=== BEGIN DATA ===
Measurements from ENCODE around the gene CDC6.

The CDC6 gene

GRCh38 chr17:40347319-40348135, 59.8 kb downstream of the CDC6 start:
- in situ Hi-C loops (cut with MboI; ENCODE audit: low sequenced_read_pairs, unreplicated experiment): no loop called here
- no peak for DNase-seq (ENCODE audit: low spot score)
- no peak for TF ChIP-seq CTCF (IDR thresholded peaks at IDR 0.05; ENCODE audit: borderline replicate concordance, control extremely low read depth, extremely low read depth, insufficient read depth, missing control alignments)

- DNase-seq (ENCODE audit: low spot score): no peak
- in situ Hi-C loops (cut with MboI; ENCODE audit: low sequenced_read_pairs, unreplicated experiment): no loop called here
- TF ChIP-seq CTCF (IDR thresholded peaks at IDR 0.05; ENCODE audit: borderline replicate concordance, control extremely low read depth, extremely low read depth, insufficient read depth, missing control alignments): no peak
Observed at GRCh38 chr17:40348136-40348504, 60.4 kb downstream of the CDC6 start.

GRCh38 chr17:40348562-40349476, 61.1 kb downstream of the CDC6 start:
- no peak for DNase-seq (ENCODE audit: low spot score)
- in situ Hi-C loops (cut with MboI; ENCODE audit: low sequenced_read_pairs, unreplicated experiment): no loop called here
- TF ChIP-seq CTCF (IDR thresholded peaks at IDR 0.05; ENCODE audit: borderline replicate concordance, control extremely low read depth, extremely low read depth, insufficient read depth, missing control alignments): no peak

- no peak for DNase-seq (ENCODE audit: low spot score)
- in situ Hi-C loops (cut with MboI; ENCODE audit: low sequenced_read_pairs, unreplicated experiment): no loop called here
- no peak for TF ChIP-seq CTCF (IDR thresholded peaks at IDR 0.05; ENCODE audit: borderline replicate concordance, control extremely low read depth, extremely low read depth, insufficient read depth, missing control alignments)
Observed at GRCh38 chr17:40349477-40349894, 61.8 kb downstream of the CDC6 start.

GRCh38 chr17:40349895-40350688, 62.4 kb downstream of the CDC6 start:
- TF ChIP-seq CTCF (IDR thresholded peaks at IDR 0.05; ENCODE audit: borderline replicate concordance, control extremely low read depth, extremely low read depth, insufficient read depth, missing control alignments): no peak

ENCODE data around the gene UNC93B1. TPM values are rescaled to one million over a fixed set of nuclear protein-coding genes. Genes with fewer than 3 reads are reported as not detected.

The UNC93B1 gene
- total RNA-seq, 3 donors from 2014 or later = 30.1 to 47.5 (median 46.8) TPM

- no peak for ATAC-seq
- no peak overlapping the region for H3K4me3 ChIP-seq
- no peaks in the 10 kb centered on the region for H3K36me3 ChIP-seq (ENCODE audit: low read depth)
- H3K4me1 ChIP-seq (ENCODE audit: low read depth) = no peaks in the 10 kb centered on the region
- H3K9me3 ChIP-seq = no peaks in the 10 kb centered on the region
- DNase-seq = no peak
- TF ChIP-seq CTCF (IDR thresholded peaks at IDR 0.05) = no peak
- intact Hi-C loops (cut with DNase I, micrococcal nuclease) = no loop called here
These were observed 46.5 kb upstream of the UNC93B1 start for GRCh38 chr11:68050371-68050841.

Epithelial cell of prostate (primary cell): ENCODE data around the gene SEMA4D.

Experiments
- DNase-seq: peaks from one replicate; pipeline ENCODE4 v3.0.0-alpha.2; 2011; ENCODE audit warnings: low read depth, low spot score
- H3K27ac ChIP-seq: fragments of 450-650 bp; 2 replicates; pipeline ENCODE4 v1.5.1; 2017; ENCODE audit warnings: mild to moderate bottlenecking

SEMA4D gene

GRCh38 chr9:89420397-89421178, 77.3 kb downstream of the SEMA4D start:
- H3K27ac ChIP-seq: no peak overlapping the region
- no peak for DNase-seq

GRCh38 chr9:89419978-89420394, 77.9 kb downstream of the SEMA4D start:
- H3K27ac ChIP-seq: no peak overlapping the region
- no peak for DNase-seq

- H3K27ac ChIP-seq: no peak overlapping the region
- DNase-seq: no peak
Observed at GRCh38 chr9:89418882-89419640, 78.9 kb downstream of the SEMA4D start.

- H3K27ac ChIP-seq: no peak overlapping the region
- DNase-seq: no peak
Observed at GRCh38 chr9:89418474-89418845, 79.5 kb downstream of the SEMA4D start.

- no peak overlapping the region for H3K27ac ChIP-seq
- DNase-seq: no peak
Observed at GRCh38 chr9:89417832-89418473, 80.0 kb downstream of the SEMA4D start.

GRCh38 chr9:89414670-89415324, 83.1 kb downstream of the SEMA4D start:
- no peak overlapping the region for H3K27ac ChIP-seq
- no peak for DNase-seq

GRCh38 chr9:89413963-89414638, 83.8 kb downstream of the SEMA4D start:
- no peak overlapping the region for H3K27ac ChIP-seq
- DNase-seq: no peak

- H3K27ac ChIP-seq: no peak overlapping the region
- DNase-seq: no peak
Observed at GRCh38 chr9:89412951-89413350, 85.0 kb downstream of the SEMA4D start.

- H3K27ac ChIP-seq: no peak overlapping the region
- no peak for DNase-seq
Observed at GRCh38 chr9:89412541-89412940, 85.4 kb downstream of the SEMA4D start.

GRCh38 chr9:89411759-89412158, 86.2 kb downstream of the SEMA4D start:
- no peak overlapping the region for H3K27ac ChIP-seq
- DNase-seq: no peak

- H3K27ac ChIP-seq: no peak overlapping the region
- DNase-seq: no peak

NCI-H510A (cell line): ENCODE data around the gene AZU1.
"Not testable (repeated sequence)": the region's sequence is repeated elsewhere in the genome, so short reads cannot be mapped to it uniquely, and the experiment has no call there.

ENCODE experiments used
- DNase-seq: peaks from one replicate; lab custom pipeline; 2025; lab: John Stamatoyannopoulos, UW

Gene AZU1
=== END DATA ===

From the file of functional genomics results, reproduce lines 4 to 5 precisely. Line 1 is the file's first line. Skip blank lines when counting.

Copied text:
- in situ Hi-C loops (cut with MboI; ENCODE audit: low sequenced_read_pairs, unreplicated experiment): no loop called here
- no peak for DNase-seq (ENCODE audit: low spot score)